Fluoride Action Network


The health of millions of people worldwide is negatively impacted by chronic exposure to elevated concentrations of geogenic fluoride in groundwater. Due to health effects including dental mottling and skeletal fluorosis, the World Health Organization maintains a maximum guideline of 1.5?mg/L in drinking water. As groundwater quality is not regularly tested in many areas, it is often unknown if the water in a given well or spring contains harmful levels of fluoride. Here we present a state-of-the-art global fluoride hazard map based on machine learning and over 400,000 fluoride measurements (10% of which >1.5?mg/L), which is then used to estimate the human population at risk. Hotspots indicated by the groundwater fluoride hazard map include parts of central Australia, western North America, eastern Brazil and many areas of Africa and Asia. Of the approximately 180 million people potentially affected worldwide, most reside in Asia (51-59% of total) and Africa (37-46% of total), with the latter representing 6.5% of the continent’s population. Africa also contains 14 of the top 20 affected countries in terms of population at risk. We also illuminate and discuss the key globally relevant hydrochemical and environmental factors related to fluoride accumulation.

*Original full-text full-text article  at https://doi.org/10.1038/s41467-022-31940-x


Table 1. Top 20 countries in population potentially affected by fluoride concentrations in groundwater greater than 1.5 mg/L.

Rank Country Population at risk (range) Rank Country Population at risk (range)
(million) (million)
1 India 49 (26–89) 11 Malawi 4.0 (3.5–4.8)
2 China 22 (1–50) 12 Zambia 3.4 (1.4–3.6)
3 Dem. Rep. Congo 15 (2–16) 13 Mozambique 2.6 (1.7–3.4)
4 Ethiopia 9.6 (4.0–13.8) 14 Angola 2.2 (0.7–2.4)
5 Pakistan 7.6 (2.3–14.5) 15 Afghanistan 1.7 (0.5–4.8)
6 Kenya 7.5 (4.2–8.3) 16 Cameroon 1.6 (0.3–2.5)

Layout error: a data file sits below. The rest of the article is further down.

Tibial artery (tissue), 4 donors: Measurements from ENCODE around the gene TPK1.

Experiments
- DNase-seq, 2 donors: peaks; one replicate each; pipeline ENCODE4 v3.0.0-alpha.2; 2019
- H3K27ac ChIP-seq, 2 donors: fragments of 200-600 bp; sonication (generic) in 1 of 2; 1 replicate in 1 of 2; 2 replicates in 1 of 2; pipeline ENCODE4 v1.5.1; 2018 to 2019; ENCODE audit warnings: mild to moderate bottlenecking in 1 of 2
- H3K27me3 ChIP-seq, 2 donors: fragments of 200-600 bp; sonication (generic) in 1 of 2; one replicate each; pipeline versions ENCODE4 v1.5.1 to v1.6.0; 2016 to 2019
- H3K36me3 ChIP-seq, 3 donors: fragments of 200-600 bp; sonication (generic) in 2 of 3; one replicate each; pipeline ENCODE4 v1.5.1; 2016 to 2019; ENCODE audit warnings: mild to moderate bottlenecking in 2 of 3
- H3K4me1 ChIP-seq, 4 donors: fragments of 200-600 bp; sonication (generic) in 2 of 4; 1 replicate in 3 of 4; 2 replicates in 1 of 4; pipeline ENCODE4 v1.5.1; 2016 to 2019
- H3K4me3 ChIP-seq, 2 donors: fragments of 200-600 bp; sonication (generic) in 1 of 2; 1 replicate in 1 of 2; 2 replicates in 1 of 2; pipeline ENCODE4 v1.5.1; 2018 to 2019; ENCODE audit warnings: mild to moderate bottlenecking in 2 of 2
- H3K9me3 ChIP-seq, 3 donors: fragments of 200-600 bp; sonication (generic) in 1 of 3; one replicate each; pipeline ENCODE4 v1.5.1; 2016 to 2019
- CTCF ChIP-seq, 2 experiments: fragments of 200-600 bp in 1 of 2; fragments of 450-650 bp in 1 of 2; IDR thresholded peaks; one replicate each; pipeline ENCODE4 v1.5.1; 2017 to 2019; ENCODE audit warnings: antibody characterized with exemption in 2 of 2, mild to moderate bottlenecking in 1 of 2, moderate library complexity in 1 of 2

7 Nigeria 7.4 (1–17) 17 Madagascar 1.4 (0.7–2.3)
8 Tanzania 6.9 (3.7–7.9) 18 Chad 1.2 (0.1–2.2)
9 Uganda 4.8 (0.9–8) 19 Niger 1.2 (0.2–2.6)
10 Yemen 4.3 (2.6–4.4) 20 Myanmar 1.1 (0.07–3.3)

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Fig. 1: Fluoride in groundwater.
figure 1

a Probability of naturally occurring fluoride in groundwater exceeding the WHO drinking water guideline of 1.5 mg/L. The map was developed by applying the final random forest model to the 12 most statistically important predictor variables. Panel b shows the fluoride data points (n = 402,452) used in analysis and modeling. Closer views of the global map are given for the western U.S. and Mexico (c), eastern South America (d), the southern half of Africa (e), and western South Asia (f). The data sources are listed in Supplementary Table 1 and a large-scale map of the fluoride points is shown in Supplementary Fig. 1 along with large-scale versions of the prediction map focused on each continent in Supplementary Figs. 38.

Two regions with large potentially affected populations for which only relatively few direct measurements of groundwater quality were available to constrain the model are China and Central Africa (Fig. 1b and Supplementary Fig. 1). The model also indicates a particularly elevated fluoride risk across much or most of Angola, Cameroon, Chad, Democratic Republic of the Congo (DRC), Ethiopia, Eritrea, Kenya, Madagascar, Malawi, Mozambique, Nigeria, Somalia, Tanzania, Zambia, and Zimbabwe as well as Yemen (Table 1). The at-risk population figures provide only a rough estimate of the actual number of people affected, which can only be verified by epidemiological studies on the ground. Nevertheless, Fig. 4 provides a meaningful broad-scale indication of where such investigations are most needed.

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This study was funded by:

Federal Department of Foreign Affairs | Direktion für Entwicklung und Zusammenarbeit (Swiss Agency for Development and Cooperation)
and the Swiss National Science Foundation


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